Here is a newsflash….horses are the master of body language.
Of course, you did not know that. Haha.
While many of us say it and realize it, sometimes we don’t change our own enough (or at all).
We humans like to feel like we are in control of things. We sit on the couch with the flipper to the tv in our hands. We decide what apps we have on our phones, the temperature of our houses, we would like to tell our children exactly what to wear (good luck with that one for very long-lol).
Sometimes, we try to control things because we are worried that bad things will happen, and we think somehow we can prevent it.
I had a perfectly lovely, mannerly HOP foster horse who a person came to adopt. It was easily catchable, led very nicely, loaded in the trailer like a piece of cake…just a good fellow.
The potential adopter came to get him, and she haltered him abruptly and very business like, took a tight hold on his lead rope and tried to march determinedly across the field. While this was, on the surface, a small thing to a human onlooker, it was a major thing for a horse.
He jittered, he danced, he surged forward and stepped on the backs of her feet. He balked terribly at the trailer.
I tried to explain he just needed some slack, that she could give him some trust to behave and recommended she walk along like there was no doubt he’d be following behind behaving himself.
All things considered, if was a good home, and he was adopted. But that inability to use body language to communicate was not corrected
He was returned as a “problem horse” who, the person felt, had turned un-handle-able. (now he is adopted to a teenager and is her heart horse)
So what happened?
Nevousness and tension was created around him That tight hold on the lead rope made him feel trapped, and it was projecting worry and fear. He was looking around for the lions that his leader had evidently smelled.
It is so hard to get people to understand that a lot of horses feel trapped when someone has a death grip right under their chin on the lead rope. Seems a simple thing.
When teaching the leading and loading class for the ACO officers and Sheriffs in our Heart of Phoenix horse handling clinic, one of my favorite illustrations that really gets through to people is to treat the horse like your purse (or your wife’s purse).
Do you ever walk down the road and wonder if your purse is coming with you? Silly thought isn’t it? Of course that bag, hanging there on your shoulder, is going where you are going! (Men…think gym bag, diaper bag, whatever lol)
Although we are aware that our purse is hanging on our shoulder, we aren’t turning around looking for it constantly. We don’t keep a death grip on the straps like it will be running away at any second. We look forward, we go forward and the purse miraculously comes along with us.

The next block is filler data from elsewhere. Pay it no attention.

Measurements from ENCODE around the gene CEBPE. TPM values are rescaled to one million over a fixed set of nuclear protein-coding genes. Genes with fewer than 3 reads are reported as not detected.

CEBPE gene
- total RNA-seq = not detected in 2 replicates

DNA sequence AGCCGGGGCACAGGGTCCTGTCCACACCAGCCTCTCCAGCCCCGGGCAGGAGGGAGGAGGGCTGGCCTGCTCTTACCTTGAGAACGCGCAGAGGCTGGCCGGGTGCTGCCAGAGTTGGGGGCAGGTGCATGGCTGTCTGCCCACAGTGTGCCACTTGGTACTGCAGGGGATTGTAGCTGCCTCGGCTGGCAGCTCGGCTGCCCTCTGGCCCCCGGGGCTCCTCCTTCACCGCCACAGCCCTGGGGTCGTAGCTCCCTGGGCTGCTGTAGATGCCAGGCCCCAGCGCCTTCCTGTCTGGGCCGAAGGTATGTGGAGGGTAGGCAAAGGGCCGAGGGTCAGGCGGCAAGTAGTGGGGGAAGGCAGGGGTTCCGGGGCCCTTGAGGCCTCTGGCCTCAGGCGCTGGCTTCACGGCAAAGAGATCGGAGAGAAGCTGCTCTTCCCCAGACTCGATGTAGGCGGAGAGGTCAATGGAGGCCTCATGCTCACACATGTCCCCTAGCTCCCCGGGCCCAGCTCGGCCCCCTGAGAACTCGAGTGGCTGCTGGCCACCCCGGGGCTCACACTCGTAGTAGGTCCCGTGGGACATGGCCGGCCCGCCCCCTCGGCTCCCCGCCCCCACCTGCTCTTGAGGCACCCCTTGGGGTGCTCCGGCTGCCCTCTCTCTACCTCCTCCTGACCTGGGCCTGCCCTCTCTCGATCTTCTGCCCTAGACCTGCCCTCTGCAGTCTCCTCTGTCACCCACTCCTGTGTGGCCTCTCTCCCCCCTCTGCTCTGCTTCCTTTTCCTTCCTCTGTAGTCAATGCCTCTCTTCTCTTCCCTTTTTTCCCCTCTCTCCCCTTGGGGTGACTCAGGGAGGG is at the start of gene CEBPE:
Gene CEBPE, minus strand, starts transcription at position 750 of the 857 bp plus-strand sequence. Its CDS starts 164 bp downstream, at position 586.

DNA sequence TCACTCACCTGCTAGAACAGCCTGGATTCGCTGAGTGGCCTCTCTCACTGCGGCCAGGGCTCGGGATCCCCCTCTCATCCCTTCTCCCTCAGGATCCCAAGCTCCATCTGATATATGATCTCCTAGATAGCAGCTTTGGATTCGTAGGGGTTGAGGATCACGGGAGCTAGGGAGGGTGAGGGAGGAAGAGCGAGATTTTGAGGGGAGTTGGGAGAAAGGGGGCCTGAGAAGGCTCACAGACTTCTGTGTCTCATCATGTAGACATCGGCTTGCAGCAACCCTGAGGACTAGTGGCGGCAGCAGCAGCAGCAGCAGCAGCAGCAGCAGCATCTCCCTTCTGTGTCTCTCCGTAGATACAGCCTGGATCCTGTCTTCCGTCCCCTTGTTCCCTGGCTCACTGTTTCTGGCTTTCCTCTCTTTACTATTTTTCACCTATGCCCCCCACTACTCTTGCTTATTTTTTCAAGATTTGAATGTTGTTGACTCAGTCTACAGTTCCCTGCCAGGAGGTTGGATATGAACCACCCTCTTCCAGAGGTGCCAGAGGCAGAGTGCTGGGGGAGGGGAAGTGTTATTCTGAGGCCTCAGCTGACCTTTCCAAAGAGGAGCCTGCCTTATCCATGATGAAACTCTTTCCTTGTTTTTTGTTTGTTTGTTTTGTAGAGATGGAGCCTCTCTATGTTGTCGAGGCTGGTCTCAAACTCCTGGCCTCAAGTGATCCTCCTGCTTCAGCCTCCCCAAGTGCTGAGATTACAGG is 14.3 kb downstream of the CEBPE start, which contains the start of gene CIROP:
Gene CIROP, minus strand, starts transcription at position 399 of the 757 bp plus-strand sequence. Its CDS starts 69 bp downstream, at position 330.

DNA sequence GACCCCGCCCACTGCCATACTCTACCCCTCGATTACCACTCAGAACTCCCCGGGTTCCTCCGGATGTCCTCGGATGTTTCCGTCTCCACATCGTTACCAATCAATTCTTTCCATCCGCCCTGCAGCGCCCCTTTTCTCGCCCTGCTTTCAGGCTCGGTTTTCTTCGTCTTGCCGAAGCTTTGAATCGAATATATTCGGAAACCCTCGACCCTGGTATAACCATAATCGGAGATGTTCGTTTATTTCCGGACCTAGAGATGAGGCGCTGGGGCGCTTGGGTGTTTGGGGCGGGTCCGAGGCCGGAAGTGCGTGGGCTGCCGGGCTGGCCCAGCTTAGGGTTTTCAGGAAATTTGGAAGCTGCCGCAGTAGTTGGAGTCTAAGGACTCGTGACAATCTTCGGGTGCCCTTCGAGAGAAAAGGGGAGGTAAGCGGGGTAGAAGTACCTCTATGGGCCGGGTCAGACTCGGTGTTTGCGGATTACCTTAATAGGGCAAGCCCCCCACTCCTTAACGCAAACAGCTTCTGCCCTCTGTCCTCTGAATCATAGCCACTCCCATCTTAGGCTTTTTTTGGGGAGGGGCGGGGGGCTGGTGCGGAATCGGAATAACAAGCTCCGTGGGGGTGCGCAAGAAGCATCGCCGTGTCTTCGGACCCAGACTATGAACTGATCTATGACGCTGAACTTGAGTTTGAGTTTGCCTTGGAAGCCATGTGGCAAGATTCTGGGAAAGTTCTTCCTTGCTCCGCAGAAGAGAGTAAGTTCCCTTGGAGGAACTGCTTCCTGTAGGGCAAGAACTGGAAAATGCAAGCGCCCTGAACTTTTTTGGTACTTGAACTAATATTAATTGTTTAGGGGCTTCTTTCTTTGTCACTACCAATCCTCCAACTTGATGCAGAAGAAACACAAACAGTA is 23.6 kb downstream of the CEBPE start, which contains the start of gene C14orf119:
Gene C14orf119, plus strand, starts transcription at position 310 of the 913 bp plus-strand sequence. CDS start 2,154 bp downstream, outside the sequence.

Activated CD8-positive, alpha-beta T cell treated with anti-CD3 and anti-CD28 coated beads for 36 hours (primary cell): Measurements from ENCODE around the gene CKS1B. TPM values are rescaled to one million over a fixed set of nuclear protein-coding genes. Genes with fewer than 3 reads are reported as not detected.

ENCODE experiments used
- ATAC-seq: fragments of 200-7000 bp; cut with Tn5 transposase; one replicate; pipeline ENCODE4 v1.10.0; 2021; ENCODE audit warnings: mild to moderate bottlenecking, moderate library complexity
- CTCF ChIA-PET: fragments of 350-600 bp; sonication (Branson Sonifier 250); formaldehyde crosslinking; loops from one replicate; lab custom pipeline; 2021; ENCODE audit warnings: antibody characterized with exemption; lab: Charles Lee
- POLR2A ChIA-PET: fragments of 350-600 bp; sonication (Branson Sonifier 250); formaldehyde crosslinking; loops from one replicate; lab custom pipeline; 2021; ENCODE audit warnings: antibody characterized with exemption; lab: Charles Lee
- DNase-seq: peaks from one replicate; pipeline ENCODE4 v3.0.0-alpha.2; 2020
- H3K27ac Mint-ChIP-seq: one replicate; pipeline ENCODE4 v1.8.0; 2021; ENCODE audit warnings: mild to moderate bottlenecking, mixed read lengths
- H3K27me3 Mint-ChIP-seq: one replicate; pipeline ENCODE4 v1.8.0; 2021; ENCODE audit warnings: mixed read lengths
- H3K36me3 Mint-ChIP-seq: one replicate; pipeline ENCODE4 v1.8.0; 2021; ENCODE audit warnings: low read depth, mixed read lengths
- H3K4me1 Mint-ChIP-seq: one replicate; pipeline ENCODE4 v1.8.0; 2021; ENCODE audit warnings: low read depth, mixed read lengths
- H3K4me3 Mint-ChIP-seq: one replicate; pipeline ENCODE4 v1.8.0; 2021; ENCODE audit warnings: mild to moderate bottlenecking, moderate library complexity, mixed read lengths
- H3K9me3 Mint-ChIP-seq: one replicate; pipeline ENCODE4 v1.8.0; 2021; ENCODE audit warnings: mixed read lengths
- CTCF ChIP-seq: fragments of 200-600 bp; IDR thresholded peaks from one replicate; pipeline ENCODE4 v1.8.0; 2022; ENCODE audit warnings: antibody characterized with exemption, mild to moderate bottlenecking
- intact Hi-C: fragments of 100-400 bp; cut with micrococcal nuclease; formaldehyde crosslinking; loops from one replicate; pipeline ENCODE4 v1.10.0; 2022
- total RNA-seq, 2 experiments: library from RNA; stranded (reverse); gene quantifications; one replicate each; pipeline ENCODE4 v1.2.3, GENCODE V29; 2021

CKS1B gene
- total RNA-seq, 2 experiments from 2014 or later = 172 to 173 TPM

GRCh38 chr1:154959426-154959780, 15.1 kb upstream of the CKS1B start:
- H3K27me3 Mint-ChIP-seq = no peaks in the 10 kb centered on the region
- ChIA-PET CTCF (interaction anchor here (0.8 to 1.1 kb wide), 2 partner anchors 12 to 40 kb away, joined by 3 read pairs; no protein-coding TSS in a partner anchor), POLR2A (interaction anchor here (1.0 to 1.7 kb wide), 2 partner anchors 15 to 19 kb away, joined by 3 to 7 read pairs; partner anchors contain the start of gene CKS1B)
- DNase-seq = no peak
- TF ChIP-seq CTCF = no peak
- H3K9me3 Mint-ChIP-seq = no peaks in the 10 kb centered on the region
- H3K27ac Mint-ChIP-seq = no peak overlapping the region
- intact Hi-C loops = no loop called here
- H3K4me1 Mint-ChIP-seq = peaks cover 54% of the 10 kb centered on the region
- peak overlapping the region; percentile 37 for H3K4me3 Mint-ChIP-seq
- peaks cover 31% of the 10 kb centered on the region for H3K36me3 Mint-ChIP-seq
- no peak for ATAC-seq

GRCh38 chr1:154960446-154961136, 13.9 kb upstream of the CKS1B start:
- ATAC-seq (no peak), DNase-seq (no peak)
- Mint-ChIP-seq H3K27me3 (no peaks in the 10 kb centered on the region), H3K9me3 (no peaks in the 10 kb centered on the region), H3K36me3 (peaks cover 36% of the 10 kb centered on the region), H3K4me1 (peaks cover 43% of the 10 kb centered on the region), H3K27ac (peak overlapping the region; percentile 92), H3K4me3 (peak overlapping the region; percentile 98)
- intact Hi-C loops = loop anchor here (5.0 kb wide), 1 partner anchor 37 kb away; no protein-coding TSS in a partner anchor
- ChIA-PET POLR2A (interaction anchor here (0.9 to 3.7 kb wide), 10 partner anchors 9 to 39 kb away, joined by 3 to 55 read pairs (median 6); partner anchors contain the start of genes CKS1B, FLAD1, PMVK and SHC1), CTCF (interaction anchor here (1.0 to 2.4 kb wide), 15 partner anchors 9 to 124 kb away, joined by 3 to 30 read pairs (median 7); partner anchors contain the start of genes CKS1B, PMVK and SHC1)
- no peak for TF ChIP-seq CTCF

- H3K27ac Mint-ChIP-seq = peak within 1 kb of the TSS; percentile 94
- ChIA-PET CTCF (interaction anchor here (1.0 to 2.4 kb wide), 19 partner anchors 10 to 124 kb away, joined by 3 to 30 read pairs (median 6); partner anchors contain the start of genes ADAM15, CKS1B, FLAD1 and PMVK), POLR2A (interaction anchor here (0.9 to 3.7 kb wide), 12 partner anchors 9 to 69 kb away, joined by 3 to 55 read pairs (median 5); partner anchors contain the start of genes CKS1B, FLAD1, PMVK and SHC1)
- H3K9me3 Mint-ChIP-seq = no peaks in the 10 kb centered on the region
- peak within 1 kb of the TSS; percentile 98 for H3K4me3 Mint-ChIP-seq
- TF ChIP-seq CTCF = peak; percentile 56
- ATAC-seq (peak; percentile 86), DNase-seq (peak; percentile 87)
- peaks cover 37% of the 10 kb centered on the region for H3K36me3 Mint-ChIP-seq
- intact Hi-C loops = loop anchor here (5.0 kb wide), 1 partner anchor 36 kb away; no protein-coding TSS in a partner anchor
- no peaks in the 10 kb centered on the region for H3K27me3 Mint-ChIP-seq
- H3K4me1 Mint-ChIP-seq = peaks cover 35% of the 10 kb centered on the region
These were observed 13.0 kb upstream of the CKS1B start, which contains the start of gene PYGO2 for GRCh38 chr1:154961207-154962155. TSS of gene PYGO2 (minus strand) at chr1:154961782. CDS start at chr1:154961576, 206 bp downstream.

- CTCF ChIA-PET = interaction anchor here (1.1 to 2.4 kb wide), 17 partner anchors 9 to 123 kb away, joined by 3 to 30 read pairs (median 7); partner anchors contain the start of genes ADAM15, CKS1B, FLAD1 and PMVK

We should treat our equines on the end of the lead rope the same way. Yes we are aware of them and watching them peripherally but we should just go where we want to go and trust that they will go with us. You would not believe how much that fixes bad behavior while being led.
So many people attempt to lead a horse in all the wrong ways. They look over there shoulder constantly, they turn around, face the horse, and walk backwards, they walk really slow, like they are dragging a cart with eggs in it that they must take care not to jostle and break. Horses are prey animals. They worry about “things” and they depend on leadership to survive. If you are a good horse owner, You are that leader. When you walk slowly, or backwards, or are always looking over your shoulder, your horse is reading that behavior as, “there is likely a lion behind us” or “we are worried about this awful place we are going”. So face forward, hold the lead rope casually, but aware. Keep your head up and think about your horse, but don’t, if you know what I mean. Be ready if things go awry but not expecting them to. You will be surprised how much better your horse will go along with you when you change your body language. And for Pete’s sake, don’t encourage them to be right on your back. Make them give you a little space and hang to one side or the other. This teaches them to be more respectful and gives you a little room to get out of the way if they spook. Choking up on your lead rope or holding a horse tightly under the chin only serves to worry him more anyway. So step boldly forth and go down the paths together with your new partner contentedly ambling behind her leader and have fun out there!
Of course there are exceptions. The horse that bolts, (you still cannot stop him with your death grip) the horse that doesn’t respect your space (someone needs to help that fella learn how to do that btw), but for the most part when you lead a horse it should look just about like the second picture.
More than that, remember all of your body language is telling the horse something . . .all of the time. Be sure you’re sending the right signals.